Since John Koukouzeles and other contemporary scribes who revised the sticheraria, there was development from the traditional sticheron, sung by a whole congregation or community, to a rather representative and elaborated performance by a soloist. Manuel Chrysaphes regarded John Koukouzeles as the inventor of the "embellished sticheron" (sticheron kalophonikon), but he emphasized that he always followed step by step the model, as it has been written down in sticherarion. Especially in the kalophonic genre, a systematic collection of compositions by Constantinopolitan maistores, made after the menaion of sticherarion, could already grow, as one part of the sticherarion kalophonikon, to a volume about 1900 pages, an expansion in chant which could be hardly performed during celebrations of any cathedral of the Empire.
During the reform of the 17th century the book Sticherarion had been replaced by the Doxastarion, called after the main genre of the former book, the doxastikon: the sticheron which was introduced by both or one of the two stichoi of Δόξα πατρὶ, but it followed the same compositions written down in the old Sticherarion. During the 18th century the repertoire was created which had been printed as Doxastarion since 1820. It was based on transcriptions of the hyphos, short versions created by the generation of Ioannes Trapezountios and Daniel the Protopsaltes who had recomposed the traditional melodies. The hyphos was supposed to abridge the traditional melos in the school of Manuel Chrysaphes, as it had been delivered by 17th-century composers like Panagiotes the New Chrysaphes and Germanos of New Patras. They had grown very long, obviously under influence of the kalophonic method to do the thesis of the sticheraric melos, but also by a hybridisation of the great signs during the traditional thesis of the sticheric melos. Between the 1820 and 1841, the abridged Doxastarion had been published in 3 versions: the "Doxastarion syntomon" of Petros Peloponnesios (1820), the "Doxastarion argon" of Iakovos the Protoposaltes (1836), and the "Doxastarion argosyntomon" of Konstantinos the Protopsaltes (1841).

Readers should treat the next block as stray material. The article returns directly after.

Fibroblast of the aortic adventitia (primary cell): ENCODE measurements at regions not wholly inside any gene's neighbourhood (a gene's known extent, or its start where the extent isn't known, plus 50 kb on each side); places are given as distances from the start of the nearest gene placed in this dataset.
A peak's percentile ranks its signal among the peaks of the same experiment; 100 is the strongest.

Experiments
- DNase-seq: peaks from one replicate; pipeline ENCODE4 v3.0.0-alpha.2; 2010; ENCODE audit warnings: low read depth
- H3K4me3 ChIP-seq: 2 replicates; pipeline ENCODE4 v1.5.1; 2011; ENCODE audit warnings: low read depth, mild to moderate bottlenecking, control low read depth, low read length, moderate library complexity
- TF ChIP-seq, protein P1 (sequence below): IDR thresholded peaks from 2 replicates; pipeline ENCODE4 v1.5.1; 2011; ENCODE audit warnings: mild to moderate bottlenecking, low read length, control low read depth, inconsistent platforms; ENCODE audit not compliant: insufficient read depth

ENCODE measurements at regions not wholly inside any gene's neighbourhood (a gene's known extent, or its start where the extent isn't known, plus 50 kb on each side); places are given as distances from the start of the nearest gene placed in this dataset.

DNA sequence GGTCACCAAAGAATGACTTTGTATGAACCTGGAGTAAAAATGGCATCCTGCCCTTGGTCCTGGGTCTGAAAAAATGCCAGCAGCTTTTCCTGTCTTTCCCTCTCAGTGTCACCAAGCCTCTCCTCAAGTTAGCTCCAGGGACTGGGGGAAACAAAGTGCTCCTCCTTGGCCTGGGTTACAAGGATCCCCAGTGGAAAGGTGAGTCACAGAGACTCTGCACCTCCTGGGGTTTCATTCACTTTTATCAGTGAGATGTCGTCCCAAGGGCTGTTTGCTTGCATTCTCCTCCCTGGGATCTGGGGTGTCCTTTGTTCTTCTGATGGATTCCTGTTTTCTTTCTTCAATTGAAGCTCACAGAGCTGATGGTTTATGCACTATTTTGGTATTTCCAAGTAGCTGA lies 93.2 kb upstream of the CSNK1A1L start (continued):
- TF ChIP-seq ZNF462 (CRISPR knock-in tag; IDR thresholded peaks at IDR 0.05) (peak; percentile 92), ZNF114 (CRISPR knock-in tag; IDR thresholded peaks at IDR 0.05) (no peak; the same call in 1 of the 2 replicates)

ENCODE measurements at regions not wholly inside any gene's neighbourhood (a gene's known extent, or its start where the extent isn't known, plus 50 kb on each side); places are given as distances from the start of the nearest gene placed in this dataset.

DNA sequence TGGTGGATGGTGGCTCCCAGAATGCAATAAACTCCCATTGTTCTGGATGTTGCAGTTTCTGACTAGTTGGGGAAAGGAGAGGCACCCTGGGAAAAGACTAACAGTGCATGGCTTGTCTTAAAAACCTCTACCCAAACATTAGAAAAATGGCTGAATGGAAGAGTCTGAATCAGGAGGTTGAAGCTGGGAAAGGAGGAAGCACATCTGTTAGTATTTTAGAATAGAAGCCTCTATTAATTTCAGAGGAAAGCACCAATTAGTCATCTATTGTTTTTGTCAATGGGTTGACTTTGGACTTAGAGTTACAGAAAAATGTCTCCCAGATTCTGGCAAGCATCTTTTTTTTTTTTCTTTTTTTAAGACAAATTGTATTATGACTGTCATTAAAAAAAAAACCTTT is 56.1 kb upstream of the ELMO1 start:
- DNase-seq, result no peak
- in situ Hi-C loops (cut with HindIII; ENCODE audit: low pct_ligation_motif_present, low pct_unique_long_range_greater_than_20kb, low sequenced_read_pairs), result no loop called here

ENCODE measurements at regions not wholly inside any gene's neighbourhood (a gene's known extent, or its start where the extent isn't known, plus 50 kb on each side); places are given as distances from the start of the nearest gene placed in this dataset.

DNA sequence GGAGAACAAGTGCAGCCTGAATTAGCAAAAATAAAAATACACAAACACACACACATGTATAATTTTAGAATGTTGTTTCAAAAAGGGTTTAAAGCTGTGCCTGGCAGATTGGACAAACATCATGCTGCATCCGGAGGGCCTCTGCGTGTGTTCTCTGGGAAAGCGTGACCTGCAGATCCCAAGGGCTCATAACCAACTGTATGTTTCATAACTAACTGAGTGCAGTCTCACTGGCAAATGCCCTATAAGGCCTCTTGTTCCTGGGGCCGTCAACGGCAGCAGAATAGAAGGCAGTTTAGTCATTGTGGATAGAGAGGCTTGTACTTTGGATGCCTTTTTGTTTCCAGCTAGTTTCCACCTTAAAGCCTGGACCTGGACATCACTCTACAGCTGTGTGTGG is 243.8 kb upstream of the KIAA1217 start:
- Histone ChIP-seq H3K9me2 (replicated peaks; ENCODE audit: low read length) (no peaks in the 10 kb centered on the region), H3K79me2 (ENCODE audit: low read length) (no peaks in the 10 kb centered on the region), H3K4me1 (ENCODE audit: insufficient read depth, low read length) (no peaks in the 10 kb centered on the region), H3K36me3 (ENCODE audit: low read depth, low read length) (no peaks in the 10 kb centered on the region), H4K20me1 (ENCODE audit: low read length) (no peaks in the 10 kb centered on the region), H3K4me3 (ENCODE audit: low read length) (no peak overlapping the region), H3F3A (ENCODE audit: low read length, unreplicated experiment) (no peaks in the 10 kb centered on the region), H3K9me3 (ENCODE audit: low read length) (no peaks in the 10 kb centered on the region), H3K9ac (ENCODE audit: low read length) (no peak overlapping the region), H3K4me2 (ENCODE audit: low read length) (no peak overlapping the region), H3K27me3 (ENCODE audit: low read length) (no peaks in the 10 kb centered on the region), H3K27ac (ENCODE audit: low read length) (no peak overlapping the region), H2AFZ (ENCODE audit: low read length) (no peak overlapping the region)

The medieval Sticherarion had been divided into four books, which also existed as separated books of their own: the Menaion, the Pentekostarion, the Triodion, and the Octoechos. These books of the Sticherarion were created during the Studites reform between the 9th and the 10th centuries, its repertoire was completed until the 11th century, but until the 14th century the whole repertoire had been reduced among scribes who changed and unified the numerous redactions. The 10th-century reform already defined the gospel lectures and the doxastika connected with them. The oldest copies can be dated back to the 10th and 11th centuries, and like the Heirmologion the Sticherarion was the one of the first hymn books, which was entirely provided with musical notation (Palaeo Byzantine neumes). But the complete form still appeared in the time of the 14th-century reform, which had been notated in Middle Byzantine neumes.
The genre sticheron already existed since centuries, it can be traced back to Tropologia written during the 6th century, but the repertoire as it can be reconstructed by Georgian Iadgari Tropologion seems to be different from the Byzantine redaction which was based on the Tropologion of Antioch and later expanded by the hymnographers of Mar Saba (Jerusalem). The book Tropologion was still used until the 12th century and it also contains the canons of the Heirmologion. Originally the Heirmologion and Sticherarion were created as notated chant books during the 10th century.